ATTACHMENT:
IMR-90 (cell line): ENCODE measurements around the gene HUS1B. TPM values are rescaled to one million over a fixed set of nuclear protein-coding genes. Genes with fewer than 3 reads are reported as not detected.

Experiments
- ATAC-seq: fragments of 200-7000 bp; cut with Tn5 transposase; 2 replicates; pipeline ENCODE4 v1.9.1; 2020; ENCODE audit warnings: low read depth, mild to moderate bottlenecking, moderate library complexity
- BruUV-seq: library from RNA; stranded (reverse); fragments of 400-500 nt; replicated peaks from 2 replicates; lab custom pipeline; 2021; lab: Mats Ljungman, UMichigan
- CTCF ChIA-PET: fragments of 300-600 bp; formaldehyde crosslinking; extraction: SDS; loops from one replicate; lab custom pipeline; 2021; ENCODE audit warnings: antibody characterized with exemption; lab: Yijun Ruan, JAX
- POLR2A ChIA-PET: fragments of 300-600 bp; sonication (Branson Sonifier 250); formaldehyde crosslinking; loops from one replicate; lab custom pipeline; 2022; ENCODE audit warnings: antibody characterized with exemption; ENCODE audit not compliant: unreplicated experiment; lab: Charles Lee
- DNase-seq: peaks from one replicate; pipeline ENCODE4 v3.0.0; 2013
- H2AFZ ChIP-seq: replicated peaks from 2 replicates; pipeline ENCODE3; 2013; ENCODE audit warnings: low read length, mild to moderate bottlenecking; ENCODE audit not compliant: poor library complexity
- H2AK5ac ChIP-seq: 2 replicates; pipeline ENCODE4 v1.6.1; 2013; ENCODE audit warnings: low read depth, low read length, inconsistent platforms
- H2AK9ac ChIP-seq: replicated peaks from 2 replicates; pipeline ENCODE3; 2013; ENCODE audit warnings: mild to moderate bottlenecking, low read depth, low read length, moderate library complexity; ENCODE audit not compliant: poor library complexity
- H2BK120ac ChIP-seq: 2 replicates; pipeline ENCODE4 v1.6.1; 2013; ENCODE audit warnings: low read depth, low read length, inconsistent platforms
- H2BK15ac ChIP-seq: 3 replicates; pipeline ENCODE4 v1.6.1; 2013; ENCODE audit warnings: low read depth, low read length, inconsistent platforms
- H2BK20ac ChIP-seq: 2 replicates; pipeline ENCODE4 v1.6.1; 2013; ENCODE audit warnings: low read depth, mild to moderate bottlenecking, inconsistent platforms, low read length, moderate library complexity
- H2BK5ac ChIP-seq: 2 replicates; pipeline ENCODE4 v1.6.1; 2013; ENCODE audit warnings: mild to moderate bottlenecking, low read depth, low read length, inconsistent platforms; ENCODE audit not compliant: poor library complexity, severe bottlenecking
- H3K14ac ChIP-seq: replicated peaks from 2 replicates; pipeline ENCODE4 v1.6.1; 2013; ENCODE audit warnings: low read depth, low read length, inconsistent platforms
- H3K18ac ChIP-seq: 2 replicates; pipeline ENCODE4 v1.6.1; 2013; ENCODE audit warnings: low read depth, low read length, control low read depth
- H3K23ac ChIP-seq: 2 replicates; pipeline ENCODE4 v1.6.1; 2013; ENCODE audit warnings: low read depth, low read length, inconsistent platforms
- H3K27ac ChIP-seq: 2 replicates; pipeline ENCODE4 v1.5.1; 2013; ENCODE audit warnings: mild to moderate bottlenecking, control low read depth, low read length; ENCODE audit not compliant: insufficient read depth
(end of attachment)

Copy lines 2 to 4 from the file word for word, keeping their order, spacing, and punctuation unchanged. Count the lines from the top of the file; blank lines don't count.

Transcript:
Experiments
- ATAC-seq: fragments of 200-7000 bp; cut with Tn5 transposase; 2 replicates; pipeline ENCODE4 v1.9.1; 2020; ENCODE audit warnings: low read depth, mild to moderate bottlenecking, moderate library complexity
- BruUV-seq: library from RNA; stranded (reverse); fragments of 400-500 nt; replicated peaks from 2 replicates; lab custom pipeline; 2021; lab: Mats Ljungman, UMichigan